A. Plaintiff's Medical Conditions

         Plaintiff suffers from diabetes and hypokalemia (low potassium). (Id. ¶ 18.) Plaintiff's conditions affect her ability to perform daily tasks, such as walking and running, as well as her stamina to engage in certain physical activities continuously over long periods of time, including sitting. (Id.) Diabetes and hypokalemia also cause frequent urination and fatigue. (Id.) Hypokalemia, specifically, may also cause elevated blood pressure. (Id.) However, neither of Plaintiff's conditions affects her ability to perform her job “fully and competently.” (Id. ¶ 19.)

         B. Plaintiff's Request for “Short Breaks”

         That said, Plaintiff “continuously informed her supervisors”[6] that she required “short breaks” to check her blood pressure and blood sugar levels two to three times during each eight-hour workday. (Id. ¶¶ 15, 17.) Plaintiff's “supervisors” would respond by accusing her of disappearing from work and taking unauthorized bathroom breaks. (Id. ¶ 16.) As a result, prior to November 2017, Plaintiff was not given any scheduled breaks to check her blood sugar (or blood pressure). (Id. ¶ 17.)

         C. February 2017-February 2018 FMLA Leave

         In a letter dated March 7, 2017, FMLA Source, Brandywine's FMLA leave administrator, sent a letter to Plaintiff, copying Macmullen, confirming that Plaintiff was granted intermittent FMLA leave from February 12, 2017 to February 11, 2018. (ECF 12-3, “Mot.” Ex. 1.)[7] The “[e]stimated frequency of absence” approved was “[o]n an intermittent basis for up to 2 treatment(s) or appointment(s) per month lasting up to 2 hour(s) per treatment/appointment and for up to 1 episodic incapacitation(s) per month.” (Id.)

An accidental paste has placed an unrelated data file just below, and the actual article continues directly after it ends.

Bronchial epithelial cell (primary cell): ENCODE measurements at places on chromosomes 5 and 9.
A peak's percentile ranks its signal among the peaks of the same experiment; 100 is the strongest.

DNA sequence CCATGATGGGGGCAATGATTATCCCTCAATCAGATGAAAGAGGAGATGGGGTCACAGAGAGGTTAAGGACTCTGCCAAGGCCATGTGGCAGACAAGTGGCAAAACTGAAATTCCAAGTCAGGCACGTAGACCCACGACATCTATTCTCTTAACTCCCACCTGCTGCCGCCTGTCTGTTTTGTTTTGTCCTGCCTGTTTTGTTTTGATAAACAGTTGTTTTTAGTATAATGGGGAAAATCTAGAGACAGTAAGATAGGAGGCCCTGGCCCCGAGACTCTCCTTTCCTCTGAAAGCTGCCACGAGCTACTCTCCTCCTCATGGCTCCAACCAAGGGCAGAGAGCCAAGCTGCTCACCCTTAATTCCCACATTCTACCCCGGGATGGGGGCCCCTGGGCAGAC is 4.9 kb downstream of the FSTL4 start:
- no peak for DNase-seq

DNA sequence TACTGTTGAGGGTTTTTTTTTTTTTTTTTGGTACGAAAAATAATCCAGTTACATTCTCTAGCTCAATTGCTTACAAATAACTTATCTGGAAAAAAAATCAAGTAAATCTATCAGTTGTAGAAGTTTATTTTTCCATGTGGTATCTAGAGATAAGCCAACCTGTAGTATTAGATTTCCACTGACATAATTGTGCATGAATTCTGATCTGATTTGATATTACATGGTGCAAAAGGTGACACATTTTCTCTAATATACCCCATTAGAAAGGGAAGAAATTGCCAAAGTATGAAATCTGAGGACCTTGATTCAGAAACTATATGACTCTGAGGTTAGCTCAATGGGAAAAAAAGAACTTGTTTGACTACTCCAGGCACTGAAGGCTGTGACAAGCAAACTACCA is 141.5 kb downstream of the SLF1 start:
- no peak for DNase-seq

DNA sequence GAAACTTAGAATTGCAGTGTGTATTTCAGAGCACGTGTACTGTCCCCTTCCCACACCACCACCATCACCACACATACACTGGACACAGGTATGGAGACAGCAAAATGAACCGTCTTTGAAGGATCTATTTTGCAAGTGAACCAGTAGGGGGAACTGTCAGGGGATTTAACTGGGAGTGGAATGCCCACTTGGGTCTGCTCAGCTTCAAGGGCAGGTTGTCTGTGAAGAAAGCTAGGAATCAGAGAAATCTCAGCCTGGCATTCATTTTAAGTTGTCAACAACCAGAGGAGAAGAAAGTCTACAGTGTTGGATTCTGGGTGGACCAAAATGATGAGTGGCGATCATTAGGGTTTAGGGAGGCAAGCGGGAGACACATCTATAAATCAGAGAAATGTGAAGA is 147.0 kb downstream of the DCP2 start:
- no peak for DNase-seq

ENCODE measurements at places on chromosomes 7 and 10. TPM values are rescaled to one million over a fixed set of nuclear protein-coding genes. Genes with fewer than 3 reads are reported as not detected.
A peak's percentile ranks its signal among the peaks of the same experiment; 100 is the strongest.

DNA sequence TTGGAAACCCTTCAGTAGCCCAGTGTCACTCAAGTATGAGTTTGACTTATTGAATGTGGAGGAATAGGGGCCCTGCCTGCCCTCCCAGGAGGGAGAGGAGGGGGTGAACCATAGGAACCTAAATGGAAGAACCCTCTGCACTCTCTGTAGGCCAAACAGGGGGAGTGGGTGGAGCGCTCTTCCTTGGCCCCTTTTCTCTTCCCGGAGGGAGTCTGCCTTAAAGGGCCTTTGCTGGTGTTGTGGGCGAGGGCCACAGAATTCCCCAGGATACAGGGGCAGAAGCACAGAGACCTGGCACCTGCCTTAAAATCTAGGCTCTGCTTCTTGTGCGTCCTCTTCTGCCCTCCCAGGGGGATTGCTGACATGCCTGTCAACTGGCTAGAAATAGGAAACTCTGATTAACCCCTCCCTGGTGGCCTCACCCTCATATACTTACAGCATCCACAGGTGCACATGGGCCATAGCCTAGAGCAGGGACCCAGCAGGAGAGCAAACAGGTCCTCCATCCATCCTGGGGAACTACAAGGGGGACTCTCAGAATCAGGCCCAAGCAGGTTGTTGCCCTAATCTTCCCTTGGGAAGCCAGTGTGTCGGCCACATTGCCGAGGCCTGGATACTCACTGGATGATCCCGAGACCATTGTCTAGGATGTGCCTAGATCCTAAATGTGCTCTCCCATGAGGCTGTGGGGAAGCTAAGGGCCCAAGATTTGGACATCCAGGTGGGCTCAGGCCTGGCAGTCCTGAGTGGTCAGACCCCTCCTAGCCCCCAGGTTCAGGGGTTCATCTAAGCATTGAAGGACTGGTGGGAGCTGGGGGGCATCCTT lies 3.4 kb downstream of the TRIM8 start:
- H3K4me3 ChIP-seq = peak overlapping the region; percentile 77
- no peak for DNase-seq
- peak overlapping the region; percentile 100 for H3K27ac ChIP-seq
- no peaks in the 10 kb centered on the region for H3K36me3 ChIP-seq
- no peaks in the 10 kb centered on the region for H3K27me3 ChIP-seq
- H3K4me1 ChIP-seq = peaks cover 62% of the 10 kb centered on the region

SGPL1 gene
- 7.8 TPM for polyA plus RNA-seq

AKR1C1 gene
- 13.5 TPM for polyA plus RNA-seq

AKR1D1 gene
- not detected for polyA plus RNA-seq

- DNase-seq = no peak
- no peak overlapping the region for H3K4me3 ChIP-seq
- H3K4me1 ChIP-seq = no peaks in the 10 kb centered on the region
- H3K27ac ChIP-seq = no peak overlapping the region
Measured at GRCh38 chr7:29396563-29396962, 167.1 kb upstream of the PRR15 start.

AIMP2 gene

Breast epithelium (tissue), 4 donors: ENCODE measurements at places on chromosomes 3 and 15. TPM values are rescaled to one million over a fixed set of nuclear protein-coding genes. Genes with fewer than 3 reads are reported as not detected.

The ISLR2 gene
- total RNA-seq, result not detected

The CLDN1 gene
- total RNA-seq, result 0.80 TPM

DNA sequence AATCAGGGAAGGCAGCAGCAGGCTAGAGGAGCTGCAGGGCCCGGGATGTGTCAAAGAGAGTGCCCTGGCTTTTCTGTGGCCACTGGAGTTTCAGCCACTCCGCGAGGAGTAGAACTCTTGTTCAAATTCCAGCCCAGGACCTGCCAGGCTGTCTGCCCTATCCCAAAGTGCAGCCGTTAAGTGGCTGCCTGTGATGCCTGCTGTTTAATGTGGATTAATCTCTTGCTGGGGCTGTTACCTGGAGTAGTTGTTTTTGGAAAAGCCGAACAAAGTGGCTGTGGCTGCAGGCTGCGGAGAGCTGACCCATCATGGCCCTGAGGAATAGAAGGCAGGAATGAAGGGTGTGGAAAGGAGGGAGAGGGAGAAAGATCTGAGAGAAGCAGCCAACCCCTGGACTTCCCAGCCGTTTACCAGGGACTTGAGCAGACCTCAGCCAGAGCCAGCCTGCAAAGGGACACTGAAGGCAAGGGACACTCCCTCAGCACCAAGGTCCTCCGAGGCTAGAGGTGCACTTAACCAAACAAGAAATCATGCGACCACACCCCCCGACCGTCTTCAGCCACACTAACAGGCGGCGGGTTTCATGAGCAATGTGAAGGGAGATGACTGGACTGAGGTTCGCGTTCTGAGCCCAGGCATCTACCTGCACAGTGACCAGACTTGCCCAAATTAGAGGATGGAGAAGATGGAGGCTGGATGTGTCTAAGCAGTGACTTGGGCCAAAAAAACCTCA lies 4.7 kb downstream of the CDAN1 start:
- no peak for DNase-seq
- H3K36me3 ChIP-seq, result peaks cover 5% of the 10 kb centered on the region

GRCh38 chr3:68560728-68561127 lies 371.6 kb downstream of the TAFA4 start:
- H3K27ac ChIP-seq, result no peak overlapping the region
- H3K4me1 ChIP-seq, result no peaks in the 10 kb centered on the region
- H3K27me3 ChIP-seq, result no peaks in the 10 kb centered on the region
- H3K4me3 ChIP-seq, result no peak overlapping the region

D. February 2017 Discipline

         On February 15, 2017, during the period of her approved intermittent FMLA leave, Plaintiff complained in writing to Macmullen and “her direct supervisor” about “improper statements” that were written about Plaintiff in a patient's registration record as well as “accusations about her work ethic.”[8] (Am. Compl. ¶ 21.) Nine days later, on February 24, 2017, Defendants issued Plaintiff an “Employee Counseling/Disciplinary Action Notice” about Plaintiff's tardiness (“February Written Warning”). (Id. ¶¶ 22, 25.) The February Written Warning stated:

Since January 1, 2017, [Plaintiff] has been late for 29 of 40 days (a few may be applied to FMLA). Being a few minutes late on occasion can be acceptable, being consistently late is a habit. This can also create issues with the prior shift getting out on time. [Plaintiff] was previously coached by the Patient Access supervisor [Macmullen] regarding her tardiness on the weekends. . . . Immediate and sustained improvement on tardiness must occur. If improvement does not occur, this will result in further disciplinary action up to and including termination[.]